The medium inside the cooler governs its efficiency. The blue-green plastic mats are not very efficient. The pink stuff isn’t either. The wood-shaving stuff is somewhat efficient. However, the cardboard looking stuff is the most efficient!


A swamp cooler must move all the air in your house through in a few minutes. In short, the best strategy is to ALWAYS oversize in order to get the best results. There should be a path for the air though the house/building, and a cracked window or two on the far side. Not a wide open window.


Lastly, in a lot of places that you can use swamp coolers, the water is hard. Thus units that re-circulate water don’t fare so well.


The Find, the buy, and the usage:


I was in the local big-box store and was wandering through the swamp cooler section. All the prices were way out of range for me, but then I noticed a $650 window unit for the exact square footage of the house I was renting. This caught my eye and I went home and researched the hell out of it.


The result of the research was that the thing would pay for itself in about a month and a week. I won’t link to the thing here, but there are various brands of window mounted plastic swamp coolers at big box stores in desert areas. They all look alike and function pretty much the same, but the key thing is to make sure they use the waxy cardboard looking medium. These window type units are not for the type of person that calls a repairman. It’s more of a diy type machine with lots of interesting design choices meant to fool you into breaking it. By reading forums online I learned from others mistakes.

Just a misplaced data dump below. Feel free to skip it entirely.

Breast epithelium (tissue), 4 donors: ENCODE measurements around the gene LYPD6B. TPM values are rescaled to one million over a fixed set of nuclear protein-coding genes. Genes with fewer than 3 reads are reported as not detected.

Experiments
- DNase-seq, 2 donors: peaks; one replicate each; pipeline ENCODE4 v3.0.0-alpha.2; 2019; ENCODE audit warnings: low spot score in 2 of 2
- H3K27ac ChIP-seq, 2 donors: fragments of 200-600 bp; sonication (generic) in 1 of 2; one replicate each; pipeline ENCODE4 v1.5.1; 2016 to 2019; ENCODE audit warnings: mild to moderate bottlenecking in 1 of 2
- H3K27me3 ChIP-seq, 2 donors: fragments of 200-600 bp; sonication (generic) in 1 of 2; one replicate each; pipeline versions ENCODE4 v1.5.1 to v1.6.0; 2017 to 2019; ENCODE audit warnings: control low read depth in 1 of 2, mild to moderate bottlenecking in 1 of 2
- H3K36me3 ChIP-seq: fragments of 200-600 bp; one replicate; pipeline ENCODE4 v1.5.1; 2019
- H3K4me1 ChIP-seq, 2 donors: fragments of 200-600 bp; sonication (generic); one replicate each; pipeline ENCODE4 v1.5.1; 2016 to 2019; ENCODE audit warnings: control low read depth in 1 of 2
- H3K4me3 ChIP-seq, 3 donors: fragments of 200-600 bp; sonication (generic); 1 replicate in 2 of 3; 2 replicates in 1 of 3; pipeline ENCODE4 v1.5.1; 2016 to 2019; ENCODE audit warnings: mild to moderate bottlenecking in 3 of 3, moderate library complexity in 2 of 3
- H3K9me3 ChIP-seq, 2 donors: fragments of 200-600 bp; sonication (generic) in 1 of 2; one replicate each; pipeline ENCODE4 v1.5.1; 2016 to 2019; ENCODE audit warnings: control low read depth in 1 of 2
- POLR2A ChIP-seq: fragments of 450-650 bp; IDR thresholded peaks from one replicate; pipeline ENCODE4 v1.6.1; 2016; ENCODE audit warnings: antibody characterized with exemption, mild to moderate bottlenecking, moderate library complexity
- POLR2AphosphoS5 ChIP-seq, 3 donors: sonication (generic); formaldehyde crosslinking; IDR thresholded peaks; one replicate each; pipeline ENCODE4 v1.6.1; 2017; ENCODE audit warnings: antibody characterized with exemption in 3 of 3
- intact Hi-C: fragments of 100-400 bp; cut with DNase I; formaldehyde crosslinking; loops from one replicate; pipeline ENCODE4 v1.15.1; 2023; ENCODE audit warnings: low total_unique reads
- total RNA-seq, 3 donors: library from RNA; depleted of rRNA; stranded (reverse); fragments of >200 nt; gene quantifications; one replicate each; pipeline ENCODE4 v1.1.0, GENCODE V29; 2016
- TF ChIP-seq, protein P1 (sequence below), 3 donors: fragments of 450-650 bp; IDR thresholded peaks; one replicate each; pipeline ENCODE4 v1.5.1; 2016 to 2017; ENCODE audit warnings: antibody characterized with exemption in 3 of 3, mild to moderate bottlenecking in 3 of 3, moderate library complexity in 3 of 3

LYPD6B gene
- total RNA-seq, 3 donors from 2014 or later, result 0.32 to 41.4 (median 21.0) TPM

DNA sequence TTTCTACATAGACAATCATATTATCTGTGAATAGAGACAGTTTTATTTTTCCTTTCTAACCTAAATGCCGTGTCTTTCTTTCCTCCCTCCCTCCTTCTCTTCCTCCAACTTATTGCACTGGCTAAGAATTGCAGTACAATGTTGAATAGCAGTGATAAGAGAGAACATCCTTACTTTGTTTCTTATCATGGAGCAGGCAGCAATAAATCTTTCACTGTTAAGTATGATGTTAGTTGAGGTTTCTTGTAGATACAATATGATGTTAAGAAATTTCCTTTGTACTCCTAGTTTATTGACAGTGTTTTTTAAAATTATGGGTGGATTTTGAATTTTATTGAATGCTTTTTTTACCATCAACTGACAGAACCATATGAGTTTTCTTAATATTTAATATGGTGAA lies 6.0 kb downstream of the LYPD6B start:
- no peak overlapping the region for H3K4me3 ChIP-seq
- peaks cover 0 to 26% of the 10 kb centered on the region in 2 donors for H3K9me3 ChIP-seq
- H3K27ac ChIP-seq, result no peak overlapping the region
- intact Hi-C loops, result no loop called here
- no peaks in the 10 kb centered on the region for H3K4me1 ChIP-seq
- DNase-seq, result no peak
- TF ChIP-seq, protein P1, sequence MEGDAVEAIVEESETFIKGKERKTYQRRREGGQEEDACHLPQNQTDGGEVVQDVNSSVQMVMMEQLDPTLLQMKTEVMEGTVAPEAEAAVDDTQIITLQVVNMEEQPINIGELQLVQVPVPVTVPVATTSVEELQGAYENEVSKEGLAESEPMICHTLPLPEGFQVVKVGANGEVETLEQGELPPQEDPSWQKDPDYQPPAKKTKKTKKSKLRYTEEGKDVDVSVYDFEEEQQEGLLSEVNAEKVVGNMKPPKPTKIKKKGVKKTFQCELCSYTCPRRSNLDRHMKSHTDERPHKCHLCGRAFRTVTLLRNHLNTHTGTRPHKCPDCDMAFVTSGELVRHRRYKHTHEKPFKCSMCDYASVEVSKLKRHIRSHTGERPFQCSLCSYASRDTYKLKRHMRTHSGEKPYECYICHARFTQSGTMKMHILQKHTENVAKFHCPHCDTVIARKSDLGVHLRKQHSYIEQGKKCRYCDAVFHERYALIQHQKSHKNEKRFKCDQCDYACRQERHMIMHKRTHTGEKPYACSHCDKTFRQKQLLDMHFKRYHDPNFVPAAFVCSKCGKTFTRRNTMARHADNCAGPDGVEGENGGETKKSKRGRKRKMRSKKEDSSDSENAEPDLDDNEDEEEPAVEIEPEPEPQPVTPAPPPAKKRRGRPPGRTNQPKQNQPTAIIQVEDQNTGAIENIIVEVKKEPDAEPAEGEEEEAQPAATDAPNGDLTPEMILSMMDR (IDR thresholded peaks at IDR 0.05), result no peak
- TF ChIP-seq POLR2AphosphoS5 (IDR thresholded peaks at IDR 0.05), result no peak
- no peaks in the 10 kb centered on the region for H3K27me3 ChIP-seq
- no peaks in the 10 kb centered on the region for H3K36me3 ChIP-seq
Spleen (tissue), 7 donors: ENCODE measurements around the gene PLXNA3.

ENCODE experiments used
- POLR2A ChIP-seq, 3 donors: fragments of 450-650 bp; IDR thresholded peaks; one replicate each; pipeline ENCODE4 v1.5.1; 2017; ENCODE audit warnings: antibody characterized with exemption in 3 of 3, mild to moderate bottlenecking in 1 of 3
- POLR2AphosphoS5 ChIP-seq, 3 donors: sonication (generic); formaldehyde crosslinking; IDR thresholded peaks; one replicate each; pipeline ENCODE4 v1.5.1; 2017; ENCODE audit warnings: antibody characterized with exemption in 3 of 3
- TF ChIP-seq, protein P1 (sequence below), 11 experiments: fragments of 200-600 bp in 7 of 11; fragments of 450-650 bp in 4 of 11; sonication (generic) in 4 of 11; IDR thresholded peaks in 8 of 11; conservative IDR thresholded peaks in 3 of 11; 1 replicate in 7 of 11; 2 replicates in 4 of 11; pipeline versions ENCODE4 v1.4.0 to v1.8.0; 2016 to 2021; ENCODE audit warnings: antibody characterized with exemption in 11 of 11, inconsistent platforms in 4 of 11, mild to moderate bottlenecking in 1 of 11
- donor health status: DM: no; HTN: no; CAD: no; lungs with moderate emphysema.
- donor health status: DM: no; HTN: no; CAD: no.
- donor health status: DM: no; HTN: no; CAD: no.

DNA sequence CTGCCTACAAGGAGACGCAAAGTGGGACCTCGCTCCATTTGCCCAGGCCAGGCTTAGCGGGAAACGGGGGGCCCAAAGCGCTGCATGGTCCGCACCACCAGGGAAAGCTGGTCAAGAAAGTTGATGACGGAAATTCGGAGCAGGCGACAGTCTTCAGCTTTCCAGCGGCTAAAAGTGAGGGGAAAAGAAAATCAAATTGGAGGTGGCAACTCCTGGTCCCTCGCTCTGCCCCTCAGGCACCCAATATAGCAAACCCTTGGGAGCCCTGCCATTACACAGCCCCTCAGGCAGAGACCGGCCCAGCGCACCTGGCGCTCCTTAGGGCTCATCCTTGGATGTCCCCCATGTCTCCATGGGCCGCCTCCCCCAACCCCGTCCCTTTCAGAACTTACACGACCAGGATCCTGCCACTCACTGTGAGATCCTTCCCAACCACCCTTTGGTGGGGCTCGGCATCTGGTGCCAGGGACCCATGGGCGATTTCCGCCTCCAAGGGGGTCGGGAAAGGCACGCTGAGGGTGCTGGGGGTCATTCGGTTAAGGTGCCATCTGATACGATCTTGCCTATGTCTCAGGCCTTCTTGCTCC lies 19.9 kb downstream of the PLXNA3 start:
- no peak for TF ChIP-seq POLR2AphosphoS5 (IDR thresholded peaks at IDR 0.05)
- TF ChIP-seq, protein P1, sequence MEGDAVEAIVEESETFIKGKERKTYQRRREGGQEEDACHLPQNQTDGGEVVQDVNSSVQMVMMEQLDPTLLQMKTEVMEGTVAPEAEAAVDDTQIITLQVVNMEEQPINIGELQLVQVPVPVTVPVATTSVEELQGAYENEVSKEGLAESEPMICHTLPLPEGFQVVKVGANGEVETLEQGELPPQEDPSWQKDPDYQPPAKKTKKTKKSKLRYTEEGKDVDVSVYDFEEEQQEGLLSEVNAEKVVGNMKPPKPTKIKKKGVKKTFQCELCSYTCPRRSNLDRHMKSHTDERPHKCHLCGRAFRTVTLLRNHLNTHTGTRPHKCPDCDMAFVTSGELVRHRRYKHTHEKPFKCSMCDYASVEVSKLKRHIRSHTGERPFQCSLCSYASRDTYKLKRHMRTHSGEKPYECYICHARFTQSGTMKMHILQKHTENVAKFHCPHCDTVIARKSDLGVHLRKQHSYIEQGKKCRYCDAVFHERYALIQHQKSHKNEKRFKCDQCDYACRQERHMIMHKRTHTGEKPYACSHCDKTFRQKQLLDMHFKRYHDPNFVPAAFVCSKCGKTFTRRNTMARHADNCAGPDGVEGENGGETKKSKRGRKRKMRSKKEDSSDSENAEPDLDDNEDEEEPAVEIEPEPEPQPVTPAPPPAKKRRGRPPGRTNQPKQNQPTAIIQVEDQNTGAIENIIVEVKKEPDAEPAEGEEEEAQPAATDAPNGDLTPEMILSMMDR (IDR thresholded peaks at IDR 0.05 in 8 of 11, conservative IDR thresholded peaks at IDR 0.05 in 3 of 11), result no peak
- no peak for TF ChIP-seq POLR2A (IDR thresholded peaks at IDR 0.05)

It took a weekend, several trips back and forth to the hardware store, and roughly $800 in stuff (cooler + hose + fittings + other materials). The thing worked wonders. It barely used 1 kwh. It reduced the cost of electricity down to 13 cents per kwh. By the numbers it actually paid for itself in 33 days, and then kept going. The electric bill went down to $100/month. It was a great success.


However, there was a weird problem. On random days it would just not work. Out of the blue on a random day the house would get hot and muggy. These days sucked.  Also, sometimes it would just half work. No amount of opening the windows more, fans, or anything would help. It was as if the swamp cooler turned off of it’s own accord.


The solution, and the point (swamp cooler advanced lessons):


Prior to starting this I had zero experience with swamp coolers. Thus, there was a missing bit of knowledge that I hadn’t considered. I was discussing the ‘random day’ issue with a friend and his response was, “It’s monsoon season what did you expect.” Obviously it took a few days for those words to sink in.